The Rights of the Accused before Trial
The (implied) Right To Bail
The Eighth Amendment is much shorter than the Fifth and Sixth, and its importance with regard to the pretrial phase lies in its first six words: "Excessive bail shall not be required." This is the only mention of bail in the Constitution, but it has long been understood to imply that the accused has a right to bail--not a right to pretrial release, but a right to have bail set.
Under the system of bail, the judge determines an amount of money which the accused, or persons associated with him, must turn over to the court in order to secure his release from incarceration prior to trial. This money will be refunded at trial, but if he fails to show up in court, a warrant will be issued for his arrest, and the money will be forfeited. Bail is an extremely old idea, as can be seen from the story of Damon and Pythias in ancient Syracuse. Pythias was accused of a crime and sentenced to death, but wished to be temporarily released in order to settle his affairs. His friend Pythias put up the ultimate form of security: himself. When Pythias returned to face his sentence, the king was so moved by this example of friendship that he freed both men.
In the modern system of bail, the security requirement is not nearly so dramatic as in the case of Damon and Pythias. Usually it is a sum in the thousands of dollars, but nonetheless this is, like the fees of legal counsel, often beyond the ability of indigent detainees to provide. This has led to a system of bail bonds, which are purchased from a private company for a fee much smaller than the bail requirement, usually ten percent of the total. The bail-bond company in turn presents the court with the money for security.
Although the Court in Stack v. Boyle (1951) referred to the "traditional right to freedom before conviction," there has been much debate over whether bail is in fact a right to be guaranteed in all situations. If the court judges the accused to be dangerous, or deems him a particular risk for flight ("jumping bail"), it may refuse to release him, or it may set bail so high as to be prohibitive. In some cases, the accused may be released on recognizance--that is, the honor system.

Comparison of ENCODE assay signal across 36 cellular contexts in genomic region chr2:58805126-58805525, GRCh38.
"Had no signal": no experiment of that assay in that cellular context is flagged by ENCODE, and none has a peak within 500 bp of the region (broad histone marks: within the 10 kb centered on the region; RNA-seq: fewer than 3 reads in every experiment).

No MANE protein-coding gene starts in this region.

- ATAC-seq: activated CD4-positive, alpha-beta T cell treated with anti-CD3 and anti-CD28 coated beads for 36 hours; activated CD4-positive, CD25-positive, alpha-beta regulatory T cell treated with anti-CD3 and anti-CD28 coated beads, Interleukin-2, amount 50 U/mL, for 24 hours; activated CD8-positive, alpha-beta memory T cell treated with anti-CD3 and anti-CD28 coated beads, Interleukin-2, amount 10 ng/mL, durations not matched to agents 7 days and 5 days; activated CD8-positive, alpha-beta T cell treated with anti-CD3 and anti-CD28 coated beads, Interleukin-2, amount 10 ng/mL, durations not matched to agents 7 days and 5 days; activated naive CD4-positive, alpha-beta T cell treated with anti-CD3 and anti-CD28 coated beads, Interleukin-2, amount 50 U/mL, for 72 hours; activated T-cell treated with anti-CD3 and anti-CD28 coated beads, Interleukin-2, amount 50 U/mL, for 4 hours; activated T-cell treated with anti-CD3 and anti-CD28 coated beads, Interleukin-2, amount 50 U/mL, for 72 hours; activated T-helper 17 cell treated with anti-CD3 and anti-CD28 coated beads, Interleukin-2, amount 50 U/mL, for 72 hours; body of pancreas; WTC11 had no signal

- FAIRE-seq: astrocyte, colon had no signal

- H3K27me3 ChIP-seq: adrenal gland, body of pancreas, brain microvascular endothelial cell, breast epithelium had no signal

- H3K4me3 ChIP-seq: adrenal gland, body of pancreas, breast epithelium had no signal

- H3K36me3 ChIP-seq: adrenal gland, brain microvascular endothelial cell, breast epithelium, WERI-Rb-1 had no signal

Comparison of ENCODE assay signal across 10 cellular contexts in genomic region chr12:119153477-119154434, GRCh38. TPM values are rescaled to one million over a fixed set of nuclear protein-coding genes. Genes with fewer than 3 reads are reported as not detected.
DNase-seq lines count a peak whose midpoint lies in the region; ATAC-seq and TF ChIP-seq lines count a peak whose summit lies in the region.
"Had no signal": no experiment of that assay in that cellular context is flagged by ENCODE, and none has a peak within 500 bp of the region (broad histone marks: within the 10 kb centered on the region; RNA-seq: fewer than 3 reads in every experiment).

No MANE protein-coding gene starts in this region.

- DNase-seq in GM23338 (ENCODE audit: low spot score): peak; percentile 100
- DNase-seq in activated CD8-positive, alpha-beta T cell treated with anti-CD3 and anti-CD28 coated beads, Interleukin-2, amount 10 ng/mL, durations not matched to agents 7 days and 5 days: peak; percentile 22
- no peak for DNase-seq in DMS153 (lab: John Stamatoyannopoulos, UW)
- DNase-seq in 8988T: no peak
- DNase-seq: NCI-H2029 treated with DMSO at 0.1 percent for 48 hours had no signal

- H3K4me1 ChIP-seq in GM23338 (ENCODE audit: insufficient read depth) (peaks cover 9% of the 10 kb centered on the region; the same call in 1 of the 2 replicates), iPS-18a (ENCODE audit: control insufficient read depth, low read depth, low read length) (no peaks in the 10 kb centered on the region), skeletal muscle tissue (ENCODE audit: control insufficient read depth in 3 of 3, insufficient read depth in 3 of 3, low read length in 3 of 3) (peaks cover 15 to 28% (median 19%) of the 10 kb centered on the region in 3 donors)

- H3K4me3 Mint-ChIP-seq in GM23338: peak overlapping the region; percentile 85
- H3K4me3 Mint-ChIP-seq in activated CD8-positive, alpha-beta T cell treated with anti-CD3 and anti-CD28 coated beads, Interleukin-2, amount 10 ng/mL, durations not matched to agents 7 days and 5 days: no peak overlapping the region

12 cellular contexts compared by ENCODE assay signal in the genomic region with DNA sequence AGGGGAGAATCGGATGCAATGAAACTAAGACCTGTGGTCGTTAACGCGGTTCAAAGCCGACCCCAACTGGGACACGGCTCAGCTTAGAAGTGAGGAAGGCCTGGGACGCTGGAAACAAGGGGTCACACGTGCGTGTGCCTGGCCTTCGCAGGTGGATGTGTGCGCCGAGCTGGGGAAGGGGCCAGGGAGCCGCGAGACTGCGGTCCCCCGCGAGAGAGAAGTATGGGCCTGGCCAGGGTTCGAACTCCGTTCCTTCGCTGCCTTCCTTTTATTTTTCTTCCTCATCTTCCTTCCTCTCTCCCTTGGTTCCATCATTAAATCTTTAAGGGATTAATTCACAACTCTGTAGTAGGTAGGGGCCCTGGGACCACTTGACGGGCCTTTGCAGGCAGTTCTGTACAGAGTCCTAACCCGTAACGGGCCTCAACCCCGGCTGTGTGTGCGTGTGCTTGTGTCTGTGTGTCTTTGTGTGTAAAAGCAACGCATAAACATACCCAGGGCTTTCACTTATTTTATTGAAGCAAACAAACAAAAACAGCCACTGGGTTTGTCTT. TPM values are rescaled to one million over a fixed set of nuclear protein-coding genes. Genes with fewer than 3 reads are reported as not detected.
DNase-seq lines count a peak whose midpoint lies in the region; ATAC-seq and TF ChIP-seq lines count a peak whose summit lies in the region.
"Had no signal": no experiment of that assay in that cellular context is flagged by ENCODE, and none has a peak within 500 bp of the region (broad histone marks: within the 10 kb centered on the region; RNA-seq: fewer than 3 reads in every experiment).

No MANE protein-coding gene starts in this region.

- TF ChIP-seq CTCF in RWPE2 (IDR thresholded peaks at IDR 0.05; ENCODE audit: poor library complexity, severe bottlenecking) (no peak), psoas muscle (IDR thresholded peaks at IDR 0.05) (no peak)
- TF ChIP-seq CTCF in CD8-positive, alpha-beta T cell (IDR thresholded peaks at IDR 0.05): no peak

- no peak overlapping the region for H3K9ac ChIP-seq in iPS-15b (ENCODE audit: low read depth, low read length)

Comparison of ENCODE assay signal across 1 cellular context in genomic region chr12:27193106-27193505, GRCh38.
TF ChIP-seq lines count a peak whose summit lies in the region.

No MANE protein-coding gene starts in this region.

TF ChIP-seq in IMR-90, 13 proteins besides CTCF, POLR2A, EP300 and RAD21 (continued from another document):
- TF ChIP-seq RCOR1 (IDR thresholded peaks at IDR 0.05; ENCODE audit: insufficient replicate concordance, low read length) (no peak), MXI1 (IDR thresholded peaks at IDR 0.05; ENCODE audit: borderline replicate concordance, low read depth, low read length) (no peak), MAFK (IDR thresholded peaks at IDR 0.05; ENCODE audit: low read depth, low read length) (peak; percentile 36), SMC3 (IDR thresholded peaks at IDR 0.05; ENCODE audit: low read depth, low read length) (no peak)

In any case, where bail can be obtained, it affords the accused the opportunity, with the help of legal counsel, to prepare his defense for the pending trial. As for the trial itself, it must be "speedy," as guaranteed in the Sixth Amendment, meaning that the accused cannot simply be left to languish in a jail cell for months upon months without trial. Nonetheless, the defense may choose to forestall the trial for many reasons, including the opportunity to gain further evidence.
- The Rights of the Accused before Trial - Further Readings
- The Rights of the Accused before Trial - The Right To Counsel
- Other Free Encyclopedias
Law Library - American Law and Legal InformationGreat American Court CasesThe Rights of the Accused before Trial - An Emphasis On The Rights Of The Accused, The Right Against Self-incrimination, The Right To Counsel